Album Reviews

Depeche Mode – Remixes 81-04

(Mute) UK release date: 25 October 2004

Depeche Mode - Remixes 81-04 Synthpop survivors Depeche Mode were at the forefront of the emerging remix culture in the ’80s that made reinterpreting other people’s music an art-form in itself. So with the eighties currently back in vogue, not to mention Marilyn Manson‘s recent cover of Personal Jesus, what better time to unleash this comprehensive collection of remixes featuring artists as diverse as Underworld, DJ Shadow and Linkin Park‘s Mike Shinoda?

Depeche Mode’s music is laden with different hooks and rich electronic textures and brimming with ideas, any one of which can be picked up and elaborated on which makes it ripe for remixing. However, many of the early twelve-inch floor-fillers are simply extended takes on the originals without the radical overhauling that is common today, an example of this being the opening Split Mix of Never Let Me Down Again which clocks in at almost ten minutes. This approach can be welcome, like the Schizo Mix of Just Can’t Get Enough which widens the synthpop classic into a vast electronic symphony, but some of the older remixes, including Alan Moulder’s monotonous version of Everything Counts and the Blind Mix of Strangelove, are overly long, dull and repetitive.

Some of these remixes sound dated to twenty-first century ears, which is inevitable when dealing with technology-based electronic music as what is one day cutting edge can easily sound old and tired within just a few years. But somehow the majority of these mixes, even if they sound very much of their era, still manage to retain their original charm.

The tracks are not placed in chronological order, thankfully, and after a trio of older epics we are treated to a short but perfectly-formed mix of Home from a pre-Moon Safari Air. This is a welcome dive into fresher waters with all the Gallic duo’s comforting trademarks of Hammond organ, theremin and warm easy bass firmly in place.

Some artists simply take their own sound and enforce it upon the original songs, like Underworld’s storming version of Barrel Of A Gun, featuring typical driving techno kick drums and sparse, clinical production with Dave Gahan‘s voice sonically mangled and rendered almost unrecognizable.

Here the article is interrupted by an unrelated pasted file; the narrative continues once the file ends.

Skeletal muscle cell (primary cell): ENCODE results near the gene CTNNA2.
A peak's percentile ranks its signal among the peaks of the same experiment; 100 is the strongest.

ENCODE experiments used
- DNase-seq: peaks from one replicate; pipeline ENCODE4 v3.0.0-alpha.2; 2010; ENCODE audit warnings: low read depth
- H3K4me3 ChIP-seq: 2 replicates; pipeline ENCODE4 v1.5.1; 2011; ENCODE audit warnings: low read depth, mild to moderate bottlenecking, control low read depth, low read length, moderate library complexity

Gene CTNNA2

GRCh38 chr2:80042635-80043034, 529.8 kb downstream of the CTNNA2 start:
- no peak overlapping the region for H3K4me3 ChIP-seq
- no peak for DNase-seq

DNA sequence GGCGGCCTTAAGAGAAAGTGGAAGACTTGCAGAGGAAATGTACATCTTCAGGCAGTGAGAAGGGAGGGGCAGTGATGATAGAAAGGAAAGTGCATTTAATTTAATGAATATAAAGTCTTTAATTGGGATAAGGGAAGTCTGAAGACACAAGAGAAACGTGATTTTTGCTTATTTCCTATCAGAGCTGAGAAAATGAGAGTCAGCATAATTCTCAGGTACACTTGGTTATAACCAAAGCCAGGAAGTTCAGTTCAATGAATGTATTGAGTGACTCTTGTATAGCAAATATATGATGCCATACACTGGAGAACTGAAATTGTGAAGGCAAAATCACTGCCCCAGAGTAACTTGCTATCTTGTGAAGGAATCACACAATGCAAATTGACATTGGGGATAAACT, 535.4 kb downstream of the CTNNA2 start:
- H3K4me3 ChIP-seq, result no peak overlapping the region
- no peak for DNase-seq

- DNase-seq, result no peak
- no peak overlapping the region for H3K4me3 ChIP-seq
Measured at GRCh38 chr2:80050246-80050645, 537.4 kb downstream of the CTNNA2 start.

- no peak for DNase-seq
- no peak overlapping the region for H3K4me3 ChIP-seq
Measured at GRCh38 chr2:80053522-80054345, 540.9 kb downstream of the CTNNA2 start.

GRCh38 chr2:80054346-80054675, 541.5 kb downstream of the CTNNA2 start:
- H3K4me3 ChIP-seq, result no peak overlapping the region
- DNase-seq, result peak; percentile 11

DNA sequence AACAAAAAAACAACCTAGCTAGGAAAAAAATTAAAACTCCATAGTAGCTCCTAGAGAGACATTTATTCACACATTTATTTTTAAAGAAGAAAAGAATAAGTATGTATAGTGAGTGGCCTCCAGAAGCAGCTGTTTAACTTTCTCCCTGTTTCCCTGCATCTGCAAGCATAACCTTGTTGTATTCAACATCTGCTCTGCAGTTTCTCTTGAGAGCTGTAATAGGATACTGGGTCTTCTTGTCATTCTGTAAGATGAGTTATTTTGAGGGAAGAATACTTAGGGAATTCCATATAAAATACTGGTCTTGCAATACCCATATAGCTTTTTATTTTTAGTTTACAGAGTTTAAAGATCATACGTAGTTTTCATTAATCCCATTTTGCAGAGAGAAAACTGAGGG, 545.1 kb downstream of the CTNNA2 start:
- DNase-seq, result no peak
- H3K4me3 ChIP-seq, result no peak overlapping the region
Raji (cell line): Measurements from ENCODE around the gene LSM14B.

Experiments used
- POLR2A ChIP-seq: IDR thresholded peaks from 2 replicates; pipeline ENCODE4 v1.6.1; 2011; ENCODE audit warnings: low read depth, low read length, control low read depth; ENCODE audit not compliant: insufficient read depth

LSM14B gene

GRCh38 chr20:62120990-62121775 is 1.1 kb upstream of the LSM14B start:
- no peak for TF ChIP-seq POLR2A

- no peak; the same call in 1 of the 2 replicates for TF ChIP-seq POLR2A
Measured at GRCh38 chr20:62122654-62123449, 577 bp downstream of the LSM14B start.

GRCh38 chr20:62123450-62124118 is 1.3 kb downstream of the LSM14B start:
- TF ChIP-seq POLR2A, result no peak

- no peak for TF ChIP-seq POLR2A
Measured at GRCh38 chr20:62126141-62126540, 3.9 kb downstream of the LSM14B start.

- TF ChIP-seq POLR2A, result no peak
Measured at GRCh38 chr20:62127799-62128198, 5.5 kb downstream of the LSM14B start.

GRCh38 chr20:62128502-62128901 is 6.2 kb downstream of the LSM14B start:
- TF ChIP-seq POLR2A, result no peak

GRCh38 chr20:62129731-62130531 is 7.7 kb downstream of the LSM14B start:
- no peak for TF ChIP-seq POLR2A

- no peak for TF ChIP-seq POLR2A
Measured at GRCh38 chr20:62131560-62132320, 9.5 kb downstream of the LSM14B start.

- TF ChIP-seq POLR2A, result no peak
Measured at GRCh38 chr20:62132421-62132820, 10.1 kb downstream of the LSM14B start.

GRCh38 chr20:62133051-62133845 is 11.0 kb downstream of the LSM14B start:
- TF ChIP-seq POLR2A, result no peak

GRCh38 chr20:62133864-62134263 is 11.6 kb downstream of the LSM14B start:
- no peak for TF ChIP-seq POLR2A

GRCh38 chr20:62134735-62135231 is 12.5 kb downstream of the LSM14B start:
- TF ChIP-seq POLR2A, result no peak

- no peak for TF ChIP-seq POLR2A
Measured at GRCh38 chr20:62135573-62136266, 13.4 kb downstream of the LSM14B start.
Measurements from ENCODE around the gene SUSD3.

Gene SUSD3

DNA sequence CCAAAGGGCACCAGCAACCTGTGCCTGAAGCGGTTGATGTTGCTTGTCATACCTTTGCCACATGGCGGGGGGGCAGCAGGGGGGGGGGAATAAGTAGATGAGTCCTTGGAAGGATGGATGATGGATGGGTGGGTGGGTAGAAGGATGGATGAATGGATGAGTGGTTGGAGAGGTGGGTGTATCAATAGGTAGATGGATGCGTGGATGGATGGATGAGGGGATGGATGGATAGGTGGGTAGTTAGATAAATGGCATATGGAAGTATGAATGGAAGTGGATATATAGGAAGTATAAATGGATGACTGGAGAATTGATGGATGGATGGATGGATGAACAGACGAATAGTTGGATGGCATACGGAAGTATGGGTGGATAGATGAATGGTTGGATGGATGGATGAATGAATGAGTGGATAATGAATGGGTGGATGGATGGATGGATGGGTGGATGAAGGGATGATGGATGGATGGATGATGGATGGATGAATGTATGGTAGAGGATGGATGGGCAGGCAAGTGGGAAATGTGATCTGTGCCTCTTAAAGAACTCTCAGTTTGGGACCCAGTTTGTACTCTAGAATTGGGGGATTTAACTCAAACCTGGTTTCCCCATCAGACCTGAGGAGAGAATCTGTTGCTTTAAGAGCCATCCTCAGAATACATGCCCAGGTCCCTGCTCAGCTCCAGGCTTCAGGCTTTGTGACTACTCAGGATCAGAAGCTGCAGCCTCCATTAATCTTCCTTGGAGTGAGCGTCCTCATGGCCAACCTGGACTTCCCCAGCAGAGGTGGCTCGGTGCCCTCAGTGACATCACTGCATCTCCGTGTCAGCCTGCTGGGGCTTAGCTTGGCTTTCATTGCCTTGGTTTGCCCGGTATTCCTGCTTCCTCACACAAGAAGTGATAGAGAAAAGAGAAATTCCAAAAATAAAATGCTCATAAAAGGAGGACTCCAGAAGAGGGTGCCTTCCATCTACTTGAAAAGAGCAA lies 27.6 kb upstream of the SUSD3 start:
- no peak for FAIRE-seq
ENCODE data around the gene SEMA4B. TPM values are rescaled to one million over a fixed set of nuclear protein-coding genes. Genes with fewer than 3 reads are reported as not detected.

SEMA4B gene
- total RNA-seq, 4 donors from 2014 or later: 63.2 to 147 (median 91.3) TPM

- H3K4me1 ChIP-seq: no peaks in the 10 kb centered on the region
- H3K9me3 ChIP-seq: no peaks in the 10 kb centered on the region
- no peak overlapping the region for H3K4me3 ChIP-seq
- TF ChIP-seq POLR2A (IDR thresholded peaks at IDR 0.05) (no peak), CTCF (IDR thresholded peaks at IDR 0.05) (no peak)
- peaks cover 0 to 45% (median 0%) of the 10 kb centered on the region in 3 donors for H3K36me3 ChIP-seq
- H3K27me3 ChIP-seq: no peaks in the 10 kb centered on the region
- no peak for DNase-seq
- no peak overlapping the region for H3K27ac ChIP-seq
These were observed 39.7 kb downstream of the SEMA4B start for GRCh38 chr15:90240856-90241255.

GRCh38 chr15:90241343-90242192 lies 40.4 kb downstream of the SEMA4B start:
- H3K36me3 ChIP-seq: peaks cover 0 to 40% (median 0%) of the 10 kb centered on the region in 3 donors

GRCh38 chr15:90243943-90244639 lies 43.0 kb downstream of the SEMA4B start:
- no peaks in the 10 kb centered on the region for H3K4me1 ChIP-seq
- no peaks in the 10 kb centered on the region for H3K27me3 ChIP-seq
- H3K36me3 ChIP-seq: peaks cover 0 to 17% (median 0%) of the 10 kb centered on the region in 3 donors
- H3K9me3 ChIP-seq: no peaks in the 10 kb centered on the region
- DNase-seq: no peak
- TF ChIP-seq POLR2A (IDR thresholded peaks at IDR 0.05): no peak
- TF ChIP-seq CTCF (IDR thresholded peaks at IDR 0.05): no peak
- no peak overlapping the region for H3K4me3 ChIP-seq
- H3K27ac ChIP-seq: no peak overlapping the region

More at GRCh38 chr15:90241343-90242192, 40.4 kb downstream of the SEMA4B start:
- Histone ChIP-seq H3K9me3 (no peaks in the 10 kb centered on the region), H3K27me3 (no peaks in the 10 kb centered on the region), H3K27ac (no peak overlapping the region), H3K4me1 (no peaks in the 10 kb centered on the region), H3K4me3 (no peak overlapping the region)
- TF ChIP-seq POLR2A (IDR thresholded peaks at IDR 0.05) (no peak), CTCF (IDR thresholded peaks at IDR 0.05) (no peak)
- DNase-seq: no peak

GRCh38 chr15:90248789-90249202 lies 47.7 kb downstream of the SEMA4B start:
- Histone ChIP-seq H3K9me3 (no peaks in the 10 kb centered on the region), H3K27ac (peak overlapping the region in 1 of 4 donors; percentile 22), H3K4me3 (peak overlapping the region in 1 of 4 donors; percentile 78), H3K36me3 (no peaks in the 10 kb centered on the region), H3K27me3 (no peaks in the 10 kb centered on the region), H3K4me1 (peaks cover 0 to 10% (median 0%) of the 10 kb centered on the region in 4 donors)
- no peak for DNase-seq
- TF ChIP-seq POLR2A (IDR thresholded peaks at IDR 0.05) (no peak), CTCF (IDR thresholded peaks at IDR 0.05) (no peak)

Others, however, take a more unexpected approach which at times works beautifully, in the case of tough techno-head Dave Clarke‘s relaxed and reserved acoustic mix of Dream On, but at others merely disappoints, like storming trance DJ Timo Maas‘ muted, downbeat take on Enjoy The Silence.

For those who still ‘just can’t get enough’ the limited edition contains a bonus CD of rarities and brand new remixes. Among the proverbial hens teeth are Flood‘s remix of the dramatic A Question of Lust, an early, bleep-filled, William Orbit mix of Walking In My Shoes, and Club 69‘s tense club-quaking take on It’s No Good. New mixes include Rex The Dog‘s fat, retro reworking of Photographic, a typically lush and haunting version of Little 15 by Ulrich Schnauss and Goldfrapp‘s beautifully hushed orchestral interpretation of Halo while Headcleanr and Mike Shinoda of Linkin Park offer rousing, rocked-up barnstormers of Nothing and Enjoy The Silence respectively.

With well over three-and-a-half hours of material here only die-hard fans will want to consume Remixes 81-04 in one sitting but, with such a wide array of remixers from different genres, there really is something for everyone, even those who despise the eighties. Overall this is an excellent collection of reinterpretations and re-rubs, testament both to the strength in depth of Depeche Mode’s back catalogue and the substantial talents of the artists involved, and also plots the history of remixing in the process.

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